Eclipse TD725sw review

A subwoofer worthy of its splendid egg-shaped speakers

The usual Eclipse egg shape doesn't carry over to the sub

TechRadar Verdict

This sub sets a high standard. It offers rare musical finesse and is equally happy in hi-fi or home cinema roles - it's just a shame it looks a bit bland


  • +

    Integrates beautifully

    Ultra-quick timing

    No overhang

    Extra bass is very natural and open


  • -

    Dull rectangular box

    Expensive for a subwoofer

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Since its first egg-shaped TD512 Time Domain speaker, Eclipse has promised us a subwoofer fully in keeping with the thinking behind the company's satellites.

Until now, the nearest we'd got was the diminutive TD316sw, which had all the speed and transient bite that the satellites demanded, but limited depth. The TD725sw looks set to address that last issue. It's a full-size, half-metre coffee table of a sub, designed to add bass to any loudspeaker that might call for a subwoofer - from Eclipse or elsewhere.

The usual Eclipse egg shape doesn't carry over to the sub. It would have cost a lot more, been a lot larger, and been wholly impractical. Anyway, at low frequencies diffraction - part of the reason why the 'egg' speakers are shaped the way they are - is not the issue.

Eclipse identified that to add bass seamlessly, while preventing the sub from sounding slothful, is to make it perform lightening fast, mitigating the cabinet signature. This took a lot of time and testing, but fitness for purpose is what counts.

Although a single large driver would provide the bass extension required, its inertia would make it sound 'slow' and produce reaction forces that would cause the enclosure to sing along. So instead, the TD725sw uses two smaller, lighter 250mm units, which are cross-coupled internally and harnessed to a remote-controlled, 500-watt Class D amp.

These drivers operate in phase, so that the bracing prevents any net chassis movement. There is a degree of decoupling from the enclosure, but at very low frequencies it acts as a mechanical ground.

This type of subwoofer configuration is not unique - Eclipse has drawn inspiration from MartinLogan's superb Descent design, as has Mordaunt-Short. But there's no doubt the theory works, and here the execution is excellent.

Sound quality

From the outset, playing with a system based around a TD712 stereo pair (and TD510 centre/rears for multichannel), it was quickly apparent that system synergy was damn near perfect. The bass opened out, and the sense of added scale and architecture, and of a richer, deeper tonal compass, was immediate, while dynamics were better formed.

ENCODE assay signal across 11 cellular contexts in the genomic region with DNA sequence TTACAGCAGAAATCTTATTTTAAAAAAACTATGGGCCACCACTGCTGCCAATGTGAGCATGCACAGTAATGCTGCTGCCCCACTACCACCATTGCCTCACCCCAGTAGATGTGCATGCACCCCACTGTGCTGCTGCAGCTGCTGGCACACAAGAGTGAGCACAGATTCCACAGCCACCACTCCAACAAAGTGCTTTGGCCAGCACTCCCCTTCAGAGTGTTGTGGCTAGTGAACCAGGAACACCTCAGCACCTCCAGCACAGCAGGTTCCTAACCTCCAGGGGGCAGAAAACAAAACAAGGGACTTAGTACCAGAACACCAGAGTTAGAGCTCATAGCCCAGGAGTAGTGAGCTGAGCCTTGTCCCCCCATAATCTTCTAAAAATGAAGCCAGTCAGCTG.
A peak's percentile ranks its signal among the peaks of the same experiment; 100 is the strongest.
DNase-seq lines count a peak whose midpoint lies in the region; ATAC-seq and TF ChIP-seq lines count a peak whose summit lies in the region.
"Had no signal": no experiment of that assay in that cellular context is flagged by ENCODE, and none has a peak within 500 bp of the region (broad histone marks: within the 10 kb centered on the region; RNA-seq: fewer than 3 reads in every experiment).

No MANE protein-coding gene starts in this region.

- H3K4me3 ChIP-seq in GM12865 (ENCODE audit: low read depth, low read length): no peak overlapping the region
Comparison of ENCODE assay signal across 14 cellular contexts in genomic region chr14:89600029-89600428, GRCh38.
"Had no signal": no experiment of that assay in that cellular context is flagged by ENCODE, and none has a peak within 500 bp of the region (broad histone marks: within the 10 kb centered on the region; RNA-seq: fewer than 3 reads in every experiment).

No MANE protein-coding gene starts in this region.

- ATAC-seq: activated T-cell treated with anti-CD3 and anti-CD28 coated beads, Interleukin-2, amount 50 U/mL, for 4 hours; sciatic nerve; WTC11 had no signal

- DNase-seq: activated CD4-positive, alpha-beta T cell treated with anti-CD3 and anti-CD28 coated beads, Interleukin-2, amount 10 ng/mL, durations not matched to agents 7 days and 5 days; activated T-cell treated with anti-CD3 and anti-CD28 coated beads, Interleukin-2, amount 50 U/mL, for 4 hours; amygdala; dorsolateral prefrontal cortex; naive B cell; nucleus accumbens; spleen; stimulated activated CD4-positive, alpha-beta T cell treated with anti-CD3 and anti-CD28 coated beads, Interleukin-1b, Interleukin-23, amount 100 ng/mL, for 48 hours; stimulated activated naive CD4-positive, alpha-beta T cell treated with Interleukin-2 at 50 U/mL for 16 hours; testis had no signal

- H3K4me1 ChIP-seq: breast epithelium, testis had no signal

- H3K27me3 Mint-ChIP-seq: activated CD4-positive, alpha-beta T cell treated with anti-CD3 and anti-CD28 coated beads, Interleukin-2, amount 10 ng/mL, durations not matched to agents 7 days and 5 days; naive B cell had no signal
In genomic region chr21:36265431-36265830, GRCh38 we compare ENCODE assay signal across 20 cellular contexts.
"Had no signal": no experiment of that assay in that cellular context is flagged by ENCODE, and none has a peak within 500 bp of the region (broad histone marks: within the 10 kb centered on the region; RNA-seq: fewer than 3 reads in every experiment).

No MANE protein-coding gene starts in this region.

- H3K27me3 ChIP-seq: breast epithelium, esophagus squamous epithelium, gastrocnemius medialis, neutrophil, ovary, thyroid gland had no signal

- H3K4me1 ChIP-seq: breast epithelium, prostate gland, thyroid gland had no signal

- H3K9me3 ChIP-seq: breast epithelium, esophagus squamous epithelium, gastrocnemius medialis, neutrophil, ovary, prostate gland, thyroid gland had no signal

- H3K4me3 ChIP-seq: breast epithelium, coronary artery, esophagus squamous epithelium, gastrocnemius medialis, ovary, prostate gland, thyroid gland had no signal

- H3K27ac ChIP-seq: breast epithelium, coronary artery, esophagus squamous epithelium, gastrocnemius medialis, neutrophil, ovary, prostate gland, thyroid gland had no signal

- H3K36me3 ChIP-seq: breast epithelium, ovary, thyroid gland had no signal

Best of all there was no real diminution of the precise stereo imaging that even without the subwoofer allowed instruments to hover in the air, just where the recording engineer placed them. However, we found that if you turn the volume up high, the sound becomes 'woofy'.

Careful set-up is vital. With a multichannel 'home cinema' amp or receiver, use the pre-filtered sub output direct into the TD725, bypassing the internal low pass filter, which adds group delay. Otherwise, the subwoofer is best fed directly from the amplifier's speaker output, so that it runs in parallel with the satellites. This provides a seamless quality, whatever type of speaker you're using.

We set the low pass filter to a low frequency, just where the satellites were rolling in (65Hz or so for the TD712, much lower with nominally full-range floorstanding speakers), which reduced the sub's aural footprint.

But such is the TD725's ability to attack and release notes that the subwoofer was unfazed by the greater exposure when crossing over at a traditional 80Hz. Ultimately, 'stealth' remains preferable, in part because stereo imagery is more consistent and broader.

Eclipse may not be the first to configure a subwoofer in this way, but its implementation is superb. The TD725sw sets new standards for speed, integration and control, without sacrificing bass depth and power. Alvin Gold was the former name of Its staff were at the forefront of the digital publishing revolution, and spearheaded the move to bring consumer technology journalism to its natural home – online. Many of the current TechRadar staff started life a staff writer, covering everything from the emerging smartphone market to the evolving market of personal computers. Think of it as the building blocks of the TechRadar you love today.